Singapore Scaling Up Medical Facilities as Virus Cases Climb

(Bloomberg) --

Singapore is in the process of scaling up medical facilities by adding capacity at isolation wards and intensive care units as the confirmed number of virus cases nears 15,000, making it Asia’s most-infected nation after China and India.

More than 18,000 beds have been created for isolation and medical care needs, Singapore Armed Forces Director of Joint Operations, Brigadier-General David Neo told reporters at a briefing today. Another 23,000 are in the pipeline.

Singapore, which reported 528 new cases on Tuesday, is grappling with a rise in the number of infections among migrant workers living in often cramped dormitories after initially being lauded for its response in the early months. Of the total number of infections in the city-state an overwhelming majority are now among the community of foreign low-wage workers.

Existing hospital facilities have been re-purposed to create new capacity in isolation wards and intensive care units. Public hospitals have postponed non-urgent elective procedures to ensure that there is available hospital capacity to care for Covid-19 patients.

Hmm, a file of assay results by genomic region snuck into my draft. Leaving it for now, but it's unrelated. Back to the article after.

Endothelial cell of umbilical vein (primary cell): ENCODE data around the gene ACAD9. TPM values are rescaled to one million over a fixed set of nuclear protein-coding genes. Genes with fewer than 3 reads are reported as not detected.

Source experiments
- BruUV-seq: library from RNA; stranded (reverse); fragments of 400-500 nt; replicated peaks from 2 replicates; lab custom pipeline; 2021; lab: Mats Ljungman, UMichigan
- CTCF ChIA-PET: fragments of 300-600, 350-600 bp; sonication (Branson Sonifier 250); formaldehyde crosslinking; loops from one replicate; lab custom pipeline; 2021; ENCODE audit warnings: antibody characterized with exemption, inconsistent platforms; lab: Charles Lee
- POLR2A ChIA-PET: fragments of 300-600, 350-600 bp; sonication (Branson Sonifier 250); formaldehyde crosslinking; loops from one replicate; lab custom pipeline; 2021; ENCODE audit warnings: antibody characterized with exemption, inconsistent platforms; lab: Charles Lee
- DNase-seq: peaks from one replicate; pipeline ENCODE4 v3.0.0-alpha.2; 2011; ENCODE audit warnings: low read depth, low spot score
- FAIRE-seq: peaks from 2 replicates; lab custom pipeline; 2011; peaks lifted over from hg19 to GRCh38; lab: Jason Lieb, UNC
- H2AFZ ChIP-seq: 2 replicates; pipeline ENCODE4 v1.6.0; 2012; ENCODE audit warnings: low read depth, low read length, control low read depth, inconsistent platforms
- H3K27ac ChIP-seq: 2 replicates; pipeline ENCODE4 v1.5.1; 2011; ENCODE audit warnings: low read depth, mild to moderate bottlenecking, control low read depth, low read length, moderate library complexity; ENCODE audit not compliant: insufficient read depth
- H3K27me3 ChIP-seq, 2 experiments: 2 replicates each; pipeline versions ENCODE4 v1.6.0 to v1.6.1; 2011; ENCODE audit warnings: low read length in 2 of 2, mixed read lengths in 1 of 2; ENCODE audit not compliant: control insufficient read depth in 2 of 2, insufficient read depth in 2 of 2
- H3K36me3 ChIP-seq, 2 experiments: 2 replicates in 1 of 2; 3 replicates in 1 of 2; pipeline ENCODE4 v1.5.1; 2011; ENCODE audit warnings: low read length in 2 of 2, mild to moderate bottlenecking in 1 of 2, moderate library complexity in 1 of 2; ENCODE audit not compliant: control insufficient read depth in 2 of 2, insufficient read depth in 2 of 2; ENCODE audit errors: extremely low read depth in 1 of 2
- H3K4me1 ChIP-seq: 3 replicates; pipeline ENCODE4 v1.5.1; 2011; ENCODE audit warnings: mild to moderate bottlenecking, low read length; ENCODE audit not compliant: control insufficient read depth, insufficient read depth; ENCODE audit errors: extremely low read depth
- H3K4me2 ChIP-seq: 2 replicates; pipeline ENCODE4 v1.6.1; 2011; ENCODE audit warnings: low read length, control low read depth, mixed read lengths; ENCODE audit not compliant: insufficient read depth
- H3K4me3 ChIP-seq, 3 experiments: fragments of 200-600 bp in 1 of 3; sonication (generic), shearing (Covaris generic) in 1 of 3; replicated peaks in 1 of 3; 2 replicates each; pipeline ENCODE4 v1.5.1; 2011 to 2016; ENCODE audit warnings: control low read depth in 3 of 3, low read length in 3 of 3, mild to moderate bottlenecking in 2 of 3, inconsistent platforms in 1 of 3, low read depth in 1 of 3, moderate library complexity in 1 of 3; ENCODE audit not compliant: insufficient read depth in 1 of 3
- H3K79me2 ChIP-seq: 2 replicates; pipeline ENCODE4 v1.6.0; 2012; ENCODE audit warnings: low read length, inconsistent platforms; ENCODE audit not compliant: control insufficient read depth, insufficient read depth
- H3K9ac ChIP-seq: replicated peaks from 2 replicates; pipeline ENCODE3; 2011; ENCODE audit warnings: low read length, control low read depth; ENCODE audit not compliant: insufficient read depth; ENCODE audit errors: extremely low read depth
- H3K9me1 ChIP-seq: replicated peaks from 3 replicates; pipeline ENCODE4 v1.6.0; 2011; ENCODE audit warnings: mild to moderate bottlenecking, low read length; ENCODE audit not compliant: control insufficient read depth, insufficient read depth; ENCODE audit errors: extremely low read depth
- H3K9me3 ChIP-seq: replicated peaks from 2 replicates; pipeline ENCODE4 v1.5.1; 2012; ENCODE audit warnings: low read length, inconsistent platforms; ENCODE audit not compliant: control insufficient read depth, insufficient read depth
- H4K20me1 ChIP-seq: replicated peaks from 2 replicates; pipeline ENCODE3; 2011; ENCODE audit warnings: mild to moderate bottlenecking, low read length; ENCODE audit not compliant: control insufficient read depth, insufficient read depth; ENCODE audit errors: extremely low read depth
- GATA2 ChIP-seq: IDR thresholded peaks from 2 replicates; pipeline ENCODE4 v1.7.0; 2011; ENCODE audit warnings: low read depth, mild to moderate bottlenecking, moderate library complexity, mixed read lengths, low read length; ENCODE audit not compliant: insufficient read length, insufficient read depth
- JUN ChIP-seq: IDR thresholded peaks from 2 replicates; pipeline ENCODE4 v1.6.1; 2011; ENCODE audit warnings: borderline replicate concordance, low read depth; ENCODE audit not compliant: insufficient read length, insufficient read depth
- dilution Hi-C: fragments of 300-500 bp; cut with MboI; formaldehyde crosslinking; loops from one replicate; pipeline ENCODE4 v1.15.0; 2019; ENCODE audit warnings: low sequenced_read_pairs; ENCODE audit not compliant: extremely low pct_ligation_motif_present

“It’s not necessarily our expectation we see the outbreak lasting all the way through to next year,” said Kenneth Mak, the health ministry’s director of medical services. “But we want to make sure if the numbers continue to grow we do have the capacity to look after them.”

For patients with mild symptoms and low risk factors, some 10,000 bed spaces have been set aside at the Singapore Expo halls, the Changi Exhibition Centre, and a separate resort, with a target to double that number by end-June. The military is being used to help expand contract tracing and the city now has seven dedicated centers, compared with one previously, Mak said.

With the number of new cases among Singaporeans and permanent residents dropping into single digits on Tuesday, Lawrence Wong, minister for national development who co-chairs a task force to fight the virus, said that the “trend is indeed improving, but we want to be sure that there is a decisive reduction in local community transmission before we make any moves to relax the circuit breaker measures.”

©2020 Bloomberg L.P.

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